Amid accusations of discriminatory hiring practices in the Occidental Food, Energy and Sustainability Team (FEAST) Garden, current employees are planning to resign as a group at the end of the Fall 2021 semester in the hope of forming an independent committee to hire a new set of staff members, according to three current employees.
FEAST Garden was founded in 2009 by a group of students as a club on campus, and later became a student service in Fall 2017.
According to a group of current FEAST employees, hired or rehired in Fall 2021, all current employees plan to step down from their positions following concerns raised by some students regarding the equity of FEAST’s fall hiring process.
Some students alleged that the hiring process intentionally pushed out students of color, according to a Sept. 21 Instagram post by FEAST in which they addressed student concerns.
The most recent student director of FEAST,* a child of Indian immigrants from South Africa, said she resigned in September because she faced harassment and accusations of racism. In the comments section of a Sept. 12 FEAST Instagram post announcing the reopening of the FEAST Garden, several students commented asking about the alleged exclusion of Black and brown students.
“I think when I heard that people were calling me a racist, or that I had intentionally pushed out BIPOC people, it was shocking. … So, to hear things that are not only untrue, but very hurtful and strong accusations — that doesn’t just go away,” the most recent director of FEAST said. “Being surrounded by these rumors makes you question yourself, and that’s not right.”
FEAST received 30 applications for seven student worker positions in Fall 2021, according to Linda Schraeder, Associated Students of Occidental College (ASOC) associate director and finance manager. Every year, the FEAST student director works with Schraeder to hire employees, she said.
The most recent FEAST director said that in addition to passion, she looked for professionalism and thoughtful responses from applicants.
“We’re not just here looking for who has the most things on their checklist,” the most recent FEAST director said. “I wanted to see a thoughtfulness in people’s answers. I wanted to see that they took the time to sit down and really think about why they would be a good fit for FEAST, and what they could bring to the table.”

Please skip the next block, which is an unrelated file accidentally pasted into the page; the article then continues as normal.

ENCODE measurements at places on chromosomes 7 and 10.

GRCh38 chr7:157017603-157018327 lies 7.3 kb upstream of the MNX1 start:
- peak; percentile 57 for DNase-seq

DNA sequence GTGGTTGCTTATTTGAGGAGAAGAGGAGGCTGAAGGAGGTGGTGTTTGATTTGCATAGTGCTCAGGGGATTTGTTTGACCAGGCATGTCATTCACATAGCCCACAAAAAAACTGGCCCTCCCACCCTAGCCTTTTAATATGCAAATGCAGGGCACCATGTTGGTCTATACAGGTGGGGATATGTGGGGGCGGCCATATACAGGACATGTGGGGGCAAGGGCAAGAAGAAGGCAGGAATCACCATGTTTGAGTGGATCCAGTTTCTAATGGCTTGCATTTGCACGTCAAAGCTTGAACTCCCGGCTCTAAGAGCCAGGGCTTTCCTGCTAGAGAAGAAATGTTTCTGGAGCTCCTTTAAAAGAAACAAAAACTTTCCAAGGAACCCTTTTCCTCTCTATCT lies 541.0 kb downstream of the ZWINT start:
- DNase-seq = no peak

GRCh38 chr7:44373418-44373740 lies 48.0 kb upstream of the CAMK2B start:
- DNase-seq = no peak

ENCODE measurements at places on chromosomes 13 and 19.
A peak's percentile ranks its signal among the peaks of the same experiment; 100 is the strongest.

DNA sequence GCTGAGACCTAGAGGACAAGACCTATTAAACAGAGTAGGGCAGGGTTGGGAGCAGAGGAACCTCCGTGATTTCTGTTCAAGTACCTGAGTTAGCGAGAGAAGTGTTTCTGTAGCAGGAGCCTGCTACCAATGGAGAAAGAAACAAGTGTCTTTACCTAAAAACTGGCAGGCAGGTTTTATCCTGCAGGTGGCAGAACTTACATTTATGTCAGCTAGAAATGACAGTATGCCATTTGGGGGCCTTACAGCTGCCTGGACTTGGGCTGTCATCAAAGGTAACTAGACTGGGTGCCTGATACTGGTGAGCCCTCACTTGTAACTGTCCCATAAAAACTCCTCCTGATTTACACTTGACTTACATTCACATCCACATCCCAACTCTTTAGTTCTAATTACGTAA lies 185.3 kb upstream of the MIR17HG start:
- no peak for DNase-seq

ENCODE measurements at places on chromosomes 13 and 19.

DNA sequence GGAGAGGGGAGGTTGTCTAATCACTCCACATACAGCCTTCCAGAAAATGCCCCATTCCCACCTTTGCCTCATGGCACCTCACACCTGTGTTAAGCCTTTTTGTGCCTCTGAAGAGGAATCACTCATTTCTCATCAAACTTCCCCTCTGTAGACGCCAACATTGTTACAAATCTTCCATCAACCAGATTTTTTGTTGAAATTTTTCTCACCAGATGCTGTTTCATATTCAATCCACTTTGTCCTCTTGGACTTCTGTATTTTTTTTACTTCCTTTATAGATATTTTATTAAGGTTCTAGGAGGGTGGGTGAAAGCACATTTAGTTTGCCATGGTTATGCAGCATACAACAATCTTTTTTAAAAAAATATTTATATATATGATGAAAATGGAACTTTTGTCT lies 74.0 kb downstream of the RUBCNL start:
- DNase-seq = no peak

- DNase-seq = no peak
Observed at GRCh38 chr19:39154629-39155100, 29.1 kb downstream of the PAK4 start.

According to Schraeder, four employees who had worked during the remote semesters or the summer reapplied. One was rehired. Of the seven students who were hired during Fall 2021, two were returning employees who had worked at the garden before the COVID-19 lockdown. The most recent FEAST director said Schraeder, her supervisor, asked her to initiate a rehiring process this semester which all ASOC student service employees must go through.
A,* a current FEAST employee, said they were concerned to hear that some employees of the garden who worked during the remote semesters and summer of 2021 were not rehired for their roles.
“It essentially seems like … people were stripped of jobs that they had had with little warning, and in the rehiring process, they were replaced by a staff that was a higher percentage of white students,” A said.
FEAST Garden is a student service funded by ASOC student fees and is subject to all of the college’s hiring and payroll policies. Schraeder said while the reapplication process for previous employees varies depending on the student service and position, all students who work at ASOC student services are expected to reapply in order to be rehired at the start of each new academic year.
Like all student services, FEAST is an Equal Opportunity Employer according to Marcus Rodriguez, assistant dean of students and director of Student Leadership, Involvement & Community Engagement (SLICE).
According to Diego Julian Zapata ‘19, who served as student director of FEAST 2017–2019, hiring students from a diverse set of backgrounds was a priority throughout his tenure as student director.